This painting, by the French artist Jean-François de Troy (c. 1679 -1752), re-creates one of the murderous scenes from the catastrophic end of the mythical Romance between Jason and Medea. Their story was a long one. Jason, a member of the royal family at Iolcos, was sent by his paranoid uncle, Pelias, on a quest to fetch a magical Golden Fleece from the lands of King Aeetes of Colchis. Jason, captaining a ship called the Argo, which was crewed by many famous warriors of Greece, succeeded in reaching Colchis. Nevertheless, Jason likely would not have succeeded in obtaining the Golden Fleece if not for his affair in Colchis with Medea—King Aeetes’ daughter. Medea, a powerful sorceress, helped Jason overcome King Aeetes’ challenges, and she ultimately showed Jason how to steal the Golden Fleece from her stubborn and reluctant father. With the Golden Fleece and Medea on board the Argo, Jason and the Argonauts fled from Colchis and resumed their seaborne adventuring, eventually finding their way back to Jason’s homeland of Iolcos. There, Jason and Medea brought about the death of Pelias, which caused them to be exiled. At that point, Jason and Medea made their way to Corinth, where King Creon was ruling. Such, then, is a brief backstory for Jason and Medea’s presence in Corinth.
Unfortunately for Medea, Jason fell in love with a local Corinthian girl named Glauce. For Jason, it was not just sexual allure, but also political attraction, because Glauce happened to be the daughter of King Creon on Corinth. Creon, for his part, energetically supported the relationship between his daughter and the famous adventurer. Yet, there was a problem—Jason and Medea were married and had children. King Creon, however, nullified the marriage on the excuse that Jason and Medea had been married abroad. With that hurdle out of the way, Creon also decreed that Medea would soon be banished from Corinth.
Medea ultimately came to terms with her situation and she realized that she would not be able to charm or argue Jason back to her side. Yet, coming to terms was not the same thing as making peace with the situation. Instead, Medea plotted cruel revenge. Acting as if she was sending a congratulatory wedding gift to Glauce, Medea had her uninformed children carry poison-laced garments to the unsuspecting princess. These gifts were a beautiful robe and a golden garland headpiece. Euripides (c. 485-406 BCE), the Athenian playwright, wrote of the horrible effects that these bewitched garments exacted on the doomed wearer:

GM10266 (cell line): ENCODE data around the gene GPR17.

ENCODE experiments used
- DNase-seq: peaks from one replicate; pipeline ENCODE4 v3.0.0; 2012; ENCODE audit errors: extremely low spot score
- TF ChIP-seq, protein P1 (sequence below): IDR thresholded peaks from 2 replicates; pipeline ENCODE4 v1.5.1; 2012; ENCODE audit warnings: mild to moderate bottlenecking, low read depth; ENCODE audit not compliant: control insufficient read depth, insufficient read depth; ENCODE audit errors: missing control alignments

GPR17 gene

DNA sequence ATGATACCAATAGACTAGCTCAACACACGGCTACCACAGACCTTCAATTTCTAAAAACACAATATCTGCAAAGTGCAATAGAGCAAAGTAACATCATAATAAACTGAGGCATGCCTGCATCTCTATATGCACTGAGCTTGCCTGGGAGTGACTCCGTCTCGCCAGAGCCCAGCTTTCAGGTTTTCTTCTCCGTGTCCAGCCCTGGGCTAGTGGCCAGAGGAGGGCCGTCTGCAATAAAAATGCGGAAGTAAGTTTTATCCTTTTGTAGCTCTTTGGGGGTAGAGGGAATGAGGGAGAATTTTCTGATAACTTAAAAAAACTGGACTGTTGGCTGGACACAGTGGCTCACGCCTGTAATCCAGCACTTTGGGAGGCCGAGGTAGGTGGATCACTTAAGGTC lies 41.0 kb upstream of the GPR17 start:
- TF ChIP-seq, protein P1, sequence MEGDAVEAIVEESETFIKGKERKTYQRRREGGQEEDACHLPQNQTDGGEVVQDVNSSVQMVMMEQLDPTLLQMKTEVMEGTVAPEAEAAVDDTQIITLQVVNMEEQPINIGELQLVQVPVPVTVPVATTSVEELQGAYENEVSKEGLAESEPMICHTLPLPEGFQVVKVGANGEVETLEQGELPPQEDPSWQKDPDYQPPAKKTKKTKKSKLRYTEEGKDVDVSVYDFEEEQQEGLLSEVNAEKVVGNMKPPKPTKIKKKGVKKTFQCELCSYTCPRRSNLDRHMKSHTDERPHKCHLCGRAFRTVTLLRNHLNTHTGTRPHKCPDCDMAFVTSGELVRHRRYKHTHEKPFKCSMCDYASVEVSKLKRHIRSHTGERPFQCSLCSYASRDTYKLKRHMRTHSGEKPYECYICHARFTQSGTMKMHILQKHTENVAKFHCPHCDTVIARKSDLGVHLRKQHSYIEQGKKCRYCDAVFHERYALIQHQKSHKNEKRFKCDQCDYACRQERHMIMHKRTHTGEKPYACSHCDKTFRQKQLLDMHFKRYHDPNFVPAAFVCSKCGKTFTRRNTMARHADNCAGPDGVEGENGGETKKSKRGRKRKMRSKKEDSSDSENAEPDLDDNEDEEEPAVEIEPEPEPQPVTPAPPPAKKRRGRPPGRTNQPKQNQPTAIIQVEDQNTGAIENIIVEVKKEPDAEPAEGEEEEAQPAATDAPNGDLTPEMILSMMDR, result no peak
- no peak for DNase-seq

“The golden garland set upon her head was sending forth a wonder, a stream of all-consuming fire, while the delicate robe, the gift of your children, was feeding on the wretched girl’s pale flesh…Overcome by calamity she fell to the ground, so mishappen that only a loving parent would find it easy to recognize her. Her eyes had lost their usual clear and settled look, her face its loveliness. Blood mingled with fire dripped from the top of her head, her flesh melted from her bones like teardrops of resin as your poisons gnawed invisibly…But her poor father, still unaware of the calamity, suddenly came into the house and fell upon the corpse” (Euripides, Medea, approximately lines 1185-1205).
As Glauce’s body was surrounded by all sorts of foul poisons and magic, the fire and toxins spread to King Creon, killing him too. After the poisonings, Medea was said to have murdered (or abandoned) the children she had by Jason, and then she fled to Athens, where she married King Aegeus. Yet, she was kicked out of that city, too, after she was discovered to be plotting murder against Aegeus’ famous son, Theseus. As for Jason, there are differing myths about him after the horrors that occurred in Corinth. According to some of the more popular tales about Jason’s demise, he either took his own life or was eventually crushed by a falling beam.
Written by C. Keith Hansley
- Euripides’ Medea, translated by James Morwood in Medea and Other Plays. New York: Oxford University Press, 1997, 1998, 2008).
- Apollodorus, The Library of Greek Mythology, translated by Robin Hard. New York, Oxford University Press, 1997.